For Kush, the language for drummer are the drum rudiments. For him it starts from the single stroke, double stroke, flam and that forms the other rudiments that forms the language.

To develop a good sense of time, he said:

a) The metronome is your friend
b) To practice things very slow
c) Forget about practicing what you know, practice what you don’t know

In terms of tuning, in general he tunes his floor tom to a C, hanging tom to a F, bass and snare to G (in octaves).

For groove playing, Kush is influenced by Steve Smith, Vinnie  Colaiuta, Dennis Chambers and Tony Williams. Kush also recommend the book Four Way Coordination to practice limb independence.

When I asked about learning new styles of music, Kush recommends finding the authentic version of the style to start with and then take their approach (the original players of the style) and make it your own.

3. Advanced Jazz Styles For The Drumset with Kush Abadey


In this continuation of Kush’s previous workshop, he began by discussing about brushwork. He mentioned the importance of branching out from the music that you’re used to, to be flexible with different styles and to check out bebop.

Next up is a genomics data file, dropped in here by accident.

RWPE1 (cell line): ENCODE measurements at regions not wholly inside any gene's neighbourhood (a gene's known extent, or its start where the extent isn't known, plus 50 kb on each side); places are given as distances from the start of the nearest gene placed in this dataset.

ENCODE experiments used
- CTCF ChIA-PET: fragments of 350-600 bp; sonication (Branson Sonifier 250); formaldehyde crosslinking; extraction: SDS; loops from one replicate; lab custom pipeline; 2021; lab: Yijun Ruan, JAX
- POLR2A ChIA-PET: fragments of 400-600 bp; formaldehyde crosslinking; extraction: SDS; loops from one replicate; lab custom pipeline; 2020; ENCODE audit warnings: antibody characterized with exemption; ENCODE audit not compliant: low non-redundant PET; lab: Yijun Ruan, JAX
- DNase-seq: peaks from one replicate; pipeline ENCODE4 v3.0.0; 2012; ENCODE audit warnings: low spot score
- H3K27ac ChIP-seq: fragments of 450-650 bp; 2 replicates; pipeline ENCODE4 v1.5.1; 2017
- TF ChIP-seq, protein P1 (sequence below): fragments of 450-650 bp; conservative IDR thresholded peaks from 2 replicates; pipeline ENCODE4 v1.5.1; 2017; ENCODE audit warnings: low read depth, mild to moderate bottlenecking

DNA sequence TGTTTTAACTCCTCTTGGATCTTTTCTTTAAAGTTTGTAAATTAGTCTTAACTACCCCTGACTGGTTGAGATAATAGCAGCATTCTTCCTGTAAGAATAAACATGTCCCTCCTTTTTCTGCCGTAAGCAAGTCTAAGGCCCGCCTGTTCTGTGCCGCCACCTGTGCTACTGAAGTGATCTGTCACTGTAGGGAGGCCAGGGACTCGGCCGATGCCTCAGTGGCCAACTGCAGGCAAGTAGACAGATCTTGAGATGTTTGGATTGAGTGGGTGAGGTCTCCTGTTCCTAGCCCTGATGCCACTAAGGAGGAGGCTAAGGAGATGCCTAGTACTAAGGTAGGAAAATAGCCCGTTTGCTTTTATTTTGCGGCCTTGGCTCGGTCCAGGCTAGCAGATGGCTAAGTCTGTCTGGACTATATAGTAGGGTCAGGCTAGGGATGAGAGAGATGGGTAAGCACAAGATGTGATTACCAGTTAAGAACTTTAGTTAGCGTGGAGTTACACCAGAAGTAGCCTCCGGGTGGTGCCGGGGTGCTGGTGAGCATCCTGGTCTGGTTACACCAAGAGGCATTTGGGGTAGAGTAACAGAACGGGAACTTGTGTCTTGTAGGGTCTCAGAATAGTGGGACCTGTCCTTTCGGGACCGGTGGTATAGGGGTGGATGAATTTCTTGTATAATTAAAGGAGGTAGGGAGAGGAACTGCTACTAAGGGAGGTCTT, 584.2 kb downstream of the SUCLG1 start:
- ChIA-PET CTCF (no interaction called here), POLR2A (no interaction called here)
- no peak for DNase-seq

Answering my question on learning a new style of music, he suggested focusing on a specific player or style for around 6 months. When he studies a drummer, he will learn about how the drummer sets up the drum set, how they tune, how they play and how they sit. Some players that he has studied include Steve Gadd and Tony Williams.

In terms of dealing with the feeling of being overwhelmed by learning a new style, Kush said to lower your workload so you can gradually improve in one aspect at a time. He also noted that to master something, it can get boring.

In this session as well, Kush played some piano to demonstrate his approach to learning bebop and the connection between Bach to bop. He also talked about how jazz ballads are connected to Beethoven’s music.


Tan Jen Wei asked a question to Kush about the different kinds of swing including regular jazz swing, Brazilian swing and reggae swing. On this, Kush demonstrated how in jazz swing the accents are on 2 & 4, Brazilian swing is on 1 & 3 and in reggae swing, the 4th beat is important. He also mentioned that the 2 & 4 on the hi-hats in reggae swing are like jazz.

Following that, Kush also explained about different kinds of shuffle styles including Chicago, St. Louis, New Orleans and pop Stevie Wonder style shuffle grooves.

For the remainder of the info-packed session, Kush also shared practice tips for learning swing, hand and foot coordination exercises and playing in different meters.

4. Jam Session


For the jam session, I played on a blues for the first song & some of the other students played 3 other songs:

The Days of Wine and Roses